The Homeless Care Project

It is an uncomfortable truth that Manchester has the highest rate of homelessness in the north of England, with one in 135 Mancunians sleeping rough. Although the ultimate hope for these individuals is to be housed, another big concern is their health and wellbeing. Dentistry students at the University of Manchester have been trying to tackle the issue of oral hygiene amongst the homeless population through several ventures via the Homeless Healthcare Society. Dental Representative at the society, Murrium Bennie, discusses below just exactly what they’ve been doing to combat the issue… 


Studying Dentistry at Manchester had always been attractive to me. It had an excellent reputation and the EBL (enquiry based learning) course structure was something that really appealed to me. Add the fact I am from just outside of Manchester and have always loved what the city has to offer and it really was a no-brainer.

With my expectations and excitement levels high, the course could have easily have turned out to be unfulfilling, however, that certainly hasn’t been the case. I have loved all the opportunities it has given me and the practical element of the course is something that lends itself to the way I like to learn.

One of the best opportunities I have been given through the course is the Homeless Care Project. I have always been interested in working with the homeless and helping this cause in particular above others. I had previously volunteered with my family in local projects such as packing winter survival packs and helping as part of the occasional soup kitchen. After seeing the overwhelming size of the homeless population and realising the need for help, I started my own personal projects. This involved distributing hot food and bottles of water on the streets of Manchester whenever I had the spare time and getting my friends to help.


Shortly after this, at the end of my third year of dentistry, I had the idea of exploring the possibility of creating dental care packs to distribute to the homeless. Seeing patients in pain in the dental hospital regularly made me realise these problems were not exclusive to the non-homeless population and prevention of dental pain should be a high priority, especially in those who have bigger issues to worry about such as finding a bed for the night. Therefore, I applied to be part of the ‘homeless healthcare society’ and pitched my idea.

At the start of my fourth year, I was awarded the role of ‘Dental Representative’ and did everything I could to pursue this idea of creating dental packs. I contacted reps from GSK and Colgate to see what they were able to offer in order to create the packs I envisioned and along with the help of Dr Ari and Teresa Smith, I managed to get some toothpaste samples and toothbrushes to get me started. Myself and fellow student, Afreen Osman, then contacted local homeless centres such as the wellspring centre and mustard tree in Manchester in order to create ties and explore the possibility of students going to deliver oral hygiene advice and deliver samples of toothpaste with information leaflets.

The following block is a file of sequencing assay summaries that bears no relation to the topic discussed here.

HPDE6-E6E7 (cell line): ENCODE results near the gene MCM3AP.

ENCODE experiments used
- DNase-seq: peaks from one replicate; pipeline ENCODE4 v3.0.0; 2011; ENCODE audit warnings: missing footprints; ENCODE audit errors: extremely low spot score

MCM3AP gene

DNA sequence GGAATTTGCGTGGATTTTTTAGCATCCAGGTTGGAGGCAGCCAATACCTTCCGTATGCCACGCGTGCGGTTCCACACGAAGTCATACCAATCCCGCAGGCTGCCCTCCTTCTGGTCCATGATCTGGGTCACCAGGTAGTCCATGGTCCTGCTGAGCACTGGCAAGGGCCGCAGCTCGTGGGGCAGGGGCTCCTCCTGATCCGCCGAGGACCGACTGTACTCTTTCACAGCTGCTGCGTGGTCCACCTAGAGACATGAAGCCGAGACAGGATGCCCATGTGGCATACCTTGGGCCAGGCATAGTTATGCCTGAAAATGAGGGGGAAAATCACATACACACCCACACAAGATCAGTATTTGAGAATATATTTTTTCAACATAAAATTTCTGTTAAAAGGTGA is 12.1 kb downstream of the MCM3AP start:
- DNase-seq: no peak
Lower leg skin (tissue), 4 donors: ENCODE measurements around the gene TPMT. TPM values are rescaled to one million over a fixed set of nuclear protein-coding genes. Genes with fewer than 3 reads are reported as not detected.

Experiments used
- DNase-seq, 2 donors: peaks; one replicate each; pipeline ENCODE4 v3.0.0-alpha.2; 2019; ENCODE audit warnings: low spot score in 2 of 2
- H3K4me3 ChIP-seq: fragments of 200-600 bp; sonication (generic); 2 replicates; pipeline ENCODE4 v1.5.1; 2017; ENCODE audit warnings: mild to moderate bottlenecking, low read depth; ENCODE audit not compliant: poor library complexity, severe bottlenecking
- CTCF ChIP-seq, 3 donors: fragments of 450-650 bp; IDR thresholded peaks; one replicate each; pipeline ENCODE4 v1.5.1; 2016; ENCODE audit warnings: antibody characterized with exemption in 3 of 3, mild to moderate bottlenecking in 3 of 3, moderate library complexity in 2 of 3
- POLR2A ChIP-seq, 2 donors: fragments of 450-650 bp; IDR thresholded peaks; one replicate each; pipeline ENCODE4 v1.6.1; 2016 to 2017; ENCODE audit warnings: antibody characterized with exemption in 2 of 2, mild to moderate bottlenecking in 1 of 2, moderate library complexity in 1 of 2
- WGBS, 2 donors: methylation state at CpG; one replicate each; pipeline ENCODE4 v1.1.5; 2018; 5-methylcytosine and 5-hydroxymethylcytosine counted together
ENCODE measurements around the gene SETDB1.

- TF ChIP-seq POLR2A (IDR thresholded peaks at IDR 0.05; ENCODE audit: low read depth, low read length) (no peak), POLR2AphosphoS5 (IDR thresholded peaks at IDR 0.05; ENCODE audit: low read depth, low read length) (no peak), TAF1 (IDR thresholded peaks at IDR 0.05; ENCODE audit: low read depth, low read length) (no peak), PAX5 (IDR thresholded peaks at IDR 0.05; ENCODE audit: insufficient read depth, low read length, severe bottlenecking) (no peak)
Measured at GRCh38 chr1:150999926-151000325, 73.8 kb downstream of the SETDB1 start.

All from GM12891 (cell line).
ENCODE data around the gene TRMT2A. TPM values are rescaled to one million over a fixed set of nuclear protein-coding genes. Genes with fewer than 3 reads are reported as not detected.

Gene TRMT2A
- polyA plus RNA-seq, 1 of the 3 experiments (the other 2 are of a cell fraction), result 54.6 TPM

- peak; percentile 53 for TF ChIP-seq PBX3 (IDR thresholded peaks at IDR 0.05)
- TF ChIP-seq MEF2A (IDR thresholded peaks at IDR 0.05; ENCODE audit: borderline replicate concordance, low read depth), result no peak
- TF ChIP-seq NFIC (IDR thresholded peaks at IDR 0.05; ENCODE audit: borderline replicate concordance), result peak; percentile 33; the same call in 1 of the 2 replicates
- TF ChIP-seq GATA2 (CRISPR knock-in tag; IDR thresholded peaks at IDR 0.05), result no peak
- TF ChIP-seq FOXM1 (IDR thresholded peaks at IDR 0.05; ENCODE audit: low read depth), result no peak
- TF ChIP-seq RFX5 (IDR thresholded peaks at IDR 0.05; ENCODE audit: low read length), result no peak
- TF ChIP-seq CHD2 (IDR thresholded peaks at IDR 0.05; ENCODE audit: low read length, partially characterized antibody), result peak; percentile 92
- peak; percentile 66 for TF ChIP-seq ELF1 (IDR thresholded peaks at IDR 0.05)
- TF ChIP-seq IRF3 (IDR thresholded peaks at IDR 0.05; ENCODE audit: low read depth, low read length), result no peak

Students usually go in groups of four or five to visit the homeless centres with the samples and leaflets and use this opportunity to sit down with service users to discuss any problems they are currently/ have previously had in regards to their teeth. The students then advise them on how to resolve their problems, giving plenty of preventative advice and in some cases referring them to the dental hospital where they can have treatment.

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It is important to be able to communicate with all types of people as a dentist and being able to communicate effectively with homeless people and teaching them how to improve their oral hygiene will only improve my skills as a well-rounded dentist. It’s a great initiative for younger year students who are not as familiar with the advice we offer patients. So many of them are keen to get involved and it’s great for them to be thrown into it, giving them a good experience and it helps them realise the positive impact it can have.

The dental school have been hugely encouraging towards this project and Dr Ari, in particular, has been a huge part of its success. After seeking his help at the beginning while trying to make the project happen, he has been encouraging and offered help and advice all along the way. His desire to make dental volunteering a part of the dental school culture and give opportunities to all students has been inspiring and motivating. Another staff member, Teresa Smith also helps towards homeless projects and has been both encouraging and helpful in bringing ideas and helping provide donations for the dental packs. Both members of staff have had a strong desire to help towards the cause and have helped to make the volunteering happen.

Going forward, myself and Afreen Osman will be coordinating the project next year to create opportunities for students and to help make a difference. We are hoping to expand the project to create more opportunities for dental students of all years.




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